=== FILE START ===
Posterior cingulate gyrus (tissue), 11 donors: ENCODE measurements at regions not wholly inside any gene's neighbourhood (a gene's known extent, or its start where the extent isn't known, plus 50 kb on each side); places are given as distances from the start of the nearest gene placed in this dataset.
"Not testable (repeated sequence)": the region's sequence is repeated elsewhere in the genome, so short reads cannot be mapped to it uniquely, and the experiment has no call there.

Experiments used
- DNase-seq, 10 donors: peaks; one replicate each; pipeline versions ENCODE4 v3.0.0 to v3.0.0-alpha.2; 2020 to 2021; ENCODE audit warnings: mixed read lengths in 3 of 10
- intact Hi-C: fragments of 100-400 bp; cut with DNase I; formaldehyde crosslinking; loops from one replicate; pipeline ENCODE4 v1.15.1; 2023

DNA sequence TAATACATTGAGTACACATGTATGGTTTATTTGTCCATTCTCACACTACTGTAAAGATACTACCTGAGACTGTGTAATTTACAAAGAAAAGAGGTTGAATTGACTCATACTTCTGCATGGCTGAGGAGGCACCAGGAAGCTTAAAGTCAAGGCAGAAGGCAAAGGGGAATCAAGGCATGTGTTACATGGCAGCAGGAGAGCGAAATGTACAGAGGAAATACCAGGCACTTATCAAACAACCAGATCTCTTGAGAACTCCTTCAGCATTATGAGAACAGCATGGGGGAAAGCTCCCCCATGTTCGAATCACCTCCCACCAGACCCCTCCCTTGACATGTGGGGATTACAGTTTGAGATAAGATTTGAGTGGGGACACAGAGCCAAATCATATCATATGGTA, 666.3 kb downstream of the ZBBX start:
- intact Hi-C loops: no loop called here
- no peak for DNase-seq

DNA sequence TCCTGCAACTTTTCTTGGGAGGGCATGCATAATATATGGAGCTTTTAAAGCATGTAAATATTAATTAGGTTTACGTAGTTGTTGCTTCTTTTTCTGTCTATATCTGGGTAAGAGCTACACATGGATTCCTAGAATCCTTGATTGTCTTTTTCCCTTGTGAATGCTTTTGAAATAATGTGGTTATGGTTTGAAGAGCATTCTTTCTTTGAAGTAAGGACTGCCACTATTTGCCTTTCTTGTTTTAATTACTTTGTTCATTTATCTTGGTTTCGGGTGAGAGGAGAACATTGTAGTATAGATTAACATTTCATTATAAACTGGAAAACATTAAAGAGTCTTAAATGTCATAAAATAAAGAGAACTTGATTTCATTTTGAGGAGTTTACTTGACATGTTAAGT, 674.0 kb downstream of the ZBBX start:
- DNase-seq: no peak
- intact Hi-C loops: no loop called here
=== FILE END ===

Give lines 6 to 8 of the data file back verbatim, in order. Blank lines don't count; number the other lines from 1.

DNA sequence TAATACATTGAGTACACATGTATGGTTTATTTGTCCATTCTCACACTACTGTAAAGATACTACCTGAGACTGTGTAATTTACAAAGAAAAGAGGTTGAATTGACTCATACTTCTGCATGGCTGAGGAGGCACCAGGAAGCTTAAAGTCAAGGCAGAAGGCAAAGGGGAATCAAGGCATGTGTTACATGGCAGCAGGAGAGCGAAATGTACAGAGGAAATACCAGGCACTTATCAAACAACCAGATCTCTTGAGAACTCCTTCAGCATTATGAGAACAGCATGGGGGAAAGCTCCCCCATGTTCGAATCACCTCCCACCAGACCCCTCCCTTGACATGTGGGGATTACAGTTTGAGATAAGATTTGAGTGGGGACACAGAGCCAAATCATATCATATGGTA, 666.3 kb downstream of the ZBBX start:
- intact Hi-C loops: no loop called here
- no peak for DNase-seq